New Disquietude podcast episode: music by Lesley Flanigan, Dave Seidel, KMRU, Celia Hollander, and John Hooper; interview with Flanigan; commentary; short essay on reading waveforms. • F.A.Q.Key Tags: #saw2for33third, #field-recording, #classical, #juntoElsewhere: Twitter, SoundCloud, Instagram

Listening to art. Playing with audio. Sounding out technology. Composing in code. Rewinding the soundscape.

Stasisfield MP3s

No, your wifi isn’t picking up stray radio signals. Musician Micah Silver did that himself, fusing barely audible bits of the spoken world into “Scale,” the first of two lengthy experiments in sonar chamber music that comprise his album for the Stasisfield netlabel, Utopian Artifacts, released in late February. Both “Scale” and its counterpart, “Houston / Touch,” are beat-less enterprises in dislocation, positing expanses of sound with rising tones that peak out like waterlogged ears, with ghostly voices that turn into vapor, and low-level shuddering that suggests dread but also provides an unlikely warmth and comfort. The latter track was recorded in response to the paintings by Mark Rothko at the Rothko Chapel in Houston, Texas, which makes Utopian Artifacts a good complement to an earlier Stasisfield release, Four Painters, by the label’s founder, John Kannenberg; that album paid tribute to the visual artists Paul Klee, Agnes Martin, Kazimir Malevich and Cy Twombly. Visit Stasisfield at, and read Disquiet’s interview with Kannenberg (“United Stasis”).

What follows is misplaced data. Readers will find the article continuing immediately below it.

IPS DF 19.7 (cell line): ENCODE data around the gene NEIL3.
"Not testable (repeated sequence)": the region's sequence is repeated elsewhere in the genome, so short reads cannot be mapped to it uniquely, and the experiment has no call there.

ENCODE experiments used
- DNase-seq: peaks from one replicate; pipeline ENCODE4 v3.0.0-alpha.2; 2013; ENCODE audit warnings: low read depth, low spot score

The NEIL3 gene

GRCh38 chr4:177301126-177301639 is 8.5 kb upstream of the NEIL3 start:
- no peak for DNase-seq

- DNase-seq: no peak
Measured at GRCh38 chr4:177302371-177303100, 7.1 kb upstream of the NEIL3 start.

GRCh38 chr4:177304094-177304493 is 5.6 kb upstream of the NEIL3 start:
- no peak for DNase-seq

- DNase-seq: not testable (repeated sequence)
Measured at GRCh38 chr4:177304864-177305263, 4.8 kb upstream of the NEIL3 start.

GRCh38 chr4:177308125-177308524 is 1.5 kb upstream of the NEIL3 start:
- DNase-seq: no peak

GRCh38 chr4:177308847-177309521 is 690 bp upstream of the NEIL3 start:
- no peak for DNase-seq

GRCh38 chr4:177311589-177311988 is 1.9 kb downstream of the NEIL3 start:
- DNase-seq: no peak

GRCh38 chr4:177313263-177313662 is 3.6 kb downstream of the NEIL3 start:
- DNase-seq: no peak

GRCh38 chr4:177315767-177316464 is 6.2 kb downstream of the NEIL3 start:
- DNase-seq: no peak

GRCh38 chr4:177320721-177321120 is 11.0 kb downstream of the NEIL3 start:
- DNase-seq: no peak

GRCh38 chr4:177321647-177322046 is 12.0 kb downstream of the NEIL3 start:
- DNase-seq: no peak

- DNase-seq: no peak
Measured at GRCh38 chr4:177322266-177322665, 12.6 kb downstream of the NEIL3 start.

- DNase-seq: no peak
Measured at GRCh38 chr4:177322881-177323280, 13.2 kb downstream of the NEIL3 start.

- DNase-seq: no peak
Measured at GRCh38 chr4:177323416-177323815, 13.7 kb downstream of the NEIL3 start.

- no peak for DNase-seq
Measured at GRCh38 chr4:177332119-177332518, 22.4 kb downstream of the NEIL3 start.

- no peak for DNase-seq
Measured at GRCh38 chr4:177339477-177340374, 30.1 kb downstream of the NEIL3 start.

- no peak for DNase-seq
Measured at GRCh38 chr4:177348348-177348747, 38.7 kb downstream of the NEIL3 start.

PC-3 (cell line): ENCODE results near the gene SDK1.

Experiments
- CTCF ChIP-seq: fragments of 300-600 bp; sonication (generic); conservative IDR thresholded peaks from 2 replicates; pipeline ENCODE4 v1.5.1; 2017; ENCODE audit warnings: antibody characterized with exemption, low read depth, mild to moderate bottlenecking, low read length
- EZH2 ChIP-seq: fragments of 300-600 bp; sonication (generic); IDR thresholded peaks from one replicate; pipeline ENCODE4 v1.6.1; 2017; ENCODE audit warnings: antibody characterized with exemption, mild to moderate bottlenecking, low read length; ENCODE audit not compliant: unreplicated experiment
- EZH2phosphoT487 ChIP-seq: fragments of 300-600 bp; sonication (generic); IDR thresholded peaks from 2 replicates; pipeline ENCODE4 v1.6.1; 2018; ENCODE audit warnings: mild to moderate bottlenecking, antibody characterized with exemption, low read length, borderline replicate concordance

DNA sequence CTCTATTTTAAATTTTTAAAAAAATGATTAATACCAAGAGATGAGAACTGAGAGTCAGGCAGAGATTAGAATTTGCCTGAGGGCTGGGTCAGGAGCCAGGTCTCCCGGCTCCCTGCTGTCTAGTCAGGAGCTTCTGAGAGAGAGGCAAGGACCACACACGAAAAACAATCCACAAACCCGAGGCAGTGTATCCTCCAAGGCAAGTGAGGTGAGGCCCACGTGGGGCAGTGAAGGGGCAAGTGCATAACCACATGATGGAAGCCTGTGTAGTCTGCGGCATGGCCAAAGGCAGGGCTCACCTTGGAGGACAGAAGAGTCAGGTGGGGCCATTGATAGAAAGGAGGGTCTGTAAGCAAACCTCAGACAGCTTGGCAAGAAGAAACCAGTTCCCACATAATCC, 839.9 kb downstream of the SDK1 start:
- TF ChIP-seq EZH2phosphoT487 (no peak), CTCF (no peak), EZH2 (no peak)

By Marc Weidenbaum

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